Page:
The opposite happened: the 44-year-old cornered himself. Sudan was the third country invited to negotiate in Washington DC. Vulnerable to US pressure because it desperately needed America to lift financial sanctions imposed when it was designated a “state sponsor of terrorism” in 1993, Sudan fell in with the Egyptian position.
Ethiopian public opinion turned against the American proposals and Mr Abiy was forced to reject them, after which the US suspended some aid to Ethiopia. US President Donald Trump warned that Egypt might “blow up” the dam, and Ethiopia declared a no-fly zone over the region where the dam is located.
‘Pattern of mutual destabilisation’
The Nobel laureate can ill-afford further disputes with Egypt, amidst the conflict in Tigray and the clashes in Fashaga. The latter raise the ghosts of a long history of rivalry between Ethiopia and Sudan.
In the 1980s, Communist Ethiopia armed Sudanese rebels while Sudan aided ethno-nationalist armed groups, including the TPLF. In the 1990s, Sudan supported militant Islamist groups while Ethiopia backed the Sudanese opposition.
With armed clashes and unrest in many parts of Ethiopia, and Sudan’s recent peace deal with rebels in Darfur and the Nuba Mountains still incomplete, each country could readily return to this age-old pattern of mutual destabilisation.
Relations between Sudan and Ethiopia reached their warmest when Mr Abiy flew to Khartoum in June 2019 to encourage pro-democracy protesters and the Sudanese generals to come to agreement on a civilian government following the overthrow of long-term ruler Omar al-Bashir.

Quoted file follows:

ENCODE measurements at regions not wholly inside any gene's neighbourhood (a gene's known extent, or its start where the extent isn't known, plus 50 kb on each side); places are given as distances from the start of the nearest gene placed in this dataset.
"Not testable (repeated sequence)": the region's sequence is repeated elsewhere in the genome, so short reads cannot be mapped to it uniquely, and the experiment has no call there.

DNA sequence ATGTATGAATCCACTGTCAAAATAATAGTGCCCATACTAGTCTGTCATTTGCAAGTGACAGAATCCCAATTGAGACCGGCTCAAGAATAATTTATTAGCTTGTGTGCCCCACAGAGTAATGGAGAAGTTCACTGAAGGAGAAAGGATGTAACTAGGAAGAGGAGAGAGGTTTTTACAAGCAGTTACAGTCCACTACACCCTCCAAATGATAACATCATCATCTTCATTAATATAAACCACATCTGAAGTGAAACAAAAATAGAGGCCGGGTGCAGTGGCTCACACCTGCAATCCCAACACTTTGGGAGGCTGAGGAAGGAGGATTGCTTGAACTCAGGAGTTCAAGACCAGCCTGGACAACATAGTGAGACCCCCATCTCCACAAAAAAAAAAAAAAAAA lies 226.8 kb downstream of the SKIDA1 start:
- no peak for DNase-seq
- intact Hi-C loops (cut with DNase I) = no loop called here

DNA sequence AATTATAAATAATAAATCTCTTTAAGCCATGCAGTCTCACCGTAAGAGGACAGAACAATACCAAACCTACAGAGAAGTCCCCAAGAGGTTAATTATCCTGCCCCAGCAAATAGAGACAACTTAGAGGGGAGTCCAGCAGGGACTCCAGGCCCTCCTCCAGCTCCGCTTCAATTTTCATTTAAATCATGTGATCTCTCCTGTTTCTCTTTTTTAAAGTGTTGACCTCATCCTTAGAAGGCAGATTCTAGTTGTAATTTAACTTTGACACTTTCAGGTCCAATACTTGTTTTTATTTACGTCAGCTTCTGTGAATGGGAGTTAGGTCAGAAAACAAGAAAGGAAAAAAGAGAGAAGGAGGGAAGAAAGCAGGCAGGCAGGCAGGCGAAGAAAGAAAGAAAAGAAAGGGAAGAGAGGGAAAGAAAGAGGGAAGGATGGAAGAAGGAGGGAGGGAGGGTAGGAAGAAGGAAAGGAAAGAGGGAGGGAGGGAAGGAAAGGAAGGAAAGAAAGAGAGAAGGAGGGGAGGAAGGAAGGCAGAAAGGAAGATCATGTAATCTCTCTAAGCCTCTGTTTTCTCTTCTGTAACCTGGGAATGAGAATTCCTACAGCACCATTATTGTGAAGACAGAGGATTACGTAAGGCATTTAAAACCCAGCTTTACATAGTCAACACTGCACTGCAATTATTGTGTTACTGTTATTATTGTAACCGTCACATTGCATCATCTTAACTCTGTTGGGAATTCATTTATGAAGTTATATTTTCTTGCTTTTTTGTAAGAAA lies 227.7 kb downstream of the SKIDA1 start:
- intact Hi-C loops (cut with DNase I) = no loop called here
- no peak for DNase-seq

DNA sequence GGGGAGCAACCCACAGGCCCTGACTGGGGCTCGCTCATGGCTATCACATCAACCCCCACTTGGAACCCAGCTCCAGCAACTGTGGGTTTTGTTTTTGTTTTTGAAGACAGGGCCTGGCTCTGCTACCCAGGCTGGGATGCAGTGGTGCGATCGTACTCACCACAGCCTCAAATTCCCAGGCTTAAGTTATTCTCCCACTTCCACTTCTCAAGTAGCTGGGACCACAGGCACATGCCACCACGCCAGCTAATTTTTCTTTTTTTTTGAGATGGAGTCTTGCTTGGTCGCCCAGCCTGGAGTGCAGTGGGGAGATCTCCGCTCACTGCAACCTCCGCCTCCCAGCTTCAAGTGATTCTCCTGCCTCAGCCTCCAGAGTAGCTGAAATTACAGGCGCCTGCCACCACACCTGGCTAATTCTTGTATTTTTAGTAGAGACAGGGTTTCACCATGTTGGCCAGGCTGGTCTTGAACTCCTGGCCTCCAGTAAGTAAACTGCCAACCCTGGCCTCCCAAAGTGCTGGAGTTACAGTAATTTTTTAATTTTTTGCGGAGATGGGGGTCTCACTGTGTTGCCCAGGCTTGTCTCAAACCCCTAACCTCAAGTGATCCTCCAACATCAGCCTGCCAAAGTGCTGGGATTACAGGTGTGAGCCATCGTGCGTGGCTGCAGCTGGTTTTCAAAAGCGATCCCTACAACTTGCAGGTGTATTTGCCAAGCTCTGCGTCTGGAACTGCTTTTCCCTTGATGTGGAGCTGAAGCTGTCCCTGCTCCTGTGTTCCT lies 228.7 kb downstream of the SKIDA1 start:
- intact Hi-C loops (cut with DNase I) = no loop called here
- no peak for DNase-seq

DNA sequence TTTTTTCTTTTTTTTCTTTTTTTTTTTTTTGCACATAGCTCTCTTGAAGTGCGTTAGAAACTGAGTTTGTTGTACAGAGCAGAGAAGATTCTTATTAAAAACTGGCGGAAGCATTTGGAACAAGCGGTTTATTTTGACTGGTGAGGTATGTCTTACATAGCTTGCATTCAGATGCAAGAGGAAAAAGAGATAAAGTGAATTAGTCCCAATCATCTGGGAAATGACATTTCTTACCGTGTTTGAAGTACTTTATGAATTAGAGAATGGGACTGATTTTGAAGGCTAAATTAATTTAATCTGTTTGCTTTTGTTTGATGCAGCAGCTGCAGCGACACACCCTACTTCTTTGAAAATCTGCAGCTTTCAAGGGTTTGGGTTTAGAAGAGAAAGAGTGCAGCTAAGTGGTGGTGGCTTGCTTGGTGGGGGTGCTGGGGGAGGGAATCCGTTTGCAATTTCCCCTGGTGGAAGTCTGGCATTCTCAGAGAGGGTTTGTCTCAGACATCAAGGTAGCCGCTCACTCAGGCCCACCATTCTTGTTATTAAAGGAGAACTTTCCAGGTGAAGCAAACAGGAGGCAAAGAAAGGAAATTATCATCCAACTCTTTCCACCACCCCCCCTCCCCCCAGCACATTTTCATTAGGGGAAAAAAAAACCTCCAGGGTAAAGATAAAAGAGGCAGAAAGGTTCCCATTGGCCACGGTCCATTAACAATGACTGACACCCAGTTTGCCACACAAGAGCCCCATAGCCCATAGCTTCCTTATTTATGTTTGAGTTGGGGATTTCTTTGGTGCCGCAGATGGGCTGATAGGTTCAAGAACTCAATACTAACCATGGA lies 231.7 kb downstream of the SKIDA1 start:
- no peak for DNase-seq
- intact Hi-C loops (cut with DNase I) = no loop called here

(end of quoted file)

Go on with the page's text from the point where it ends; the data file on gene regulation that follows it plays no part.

It was a characteristic Abiy initiative – high profile and wholly individual – and it needed formalization through the regional body Igad and the diplomatic heavy lifting of others, including the African Union, Arab countries, the US and UK to achieve results. Sudan Prime Minister Hamdok has tried to return the favour by offering assistance in resolving Ethiopia’s conflict in Tigray.
He was rebuffed, most recently at the 20 December summit, at which Mr Abiy insisted that the Ethiopian government would deal with its internal affairs on its own. As refugees from Tigray continue to flood into Sudan, bringing with them stories of atrocities and hunger, the Ethiopian prime minister may find it more difficult to reject mediation. He also risks igniting a new round of cross-border antagonism between Ethiopia and Sudan, deepening the crisis in the region.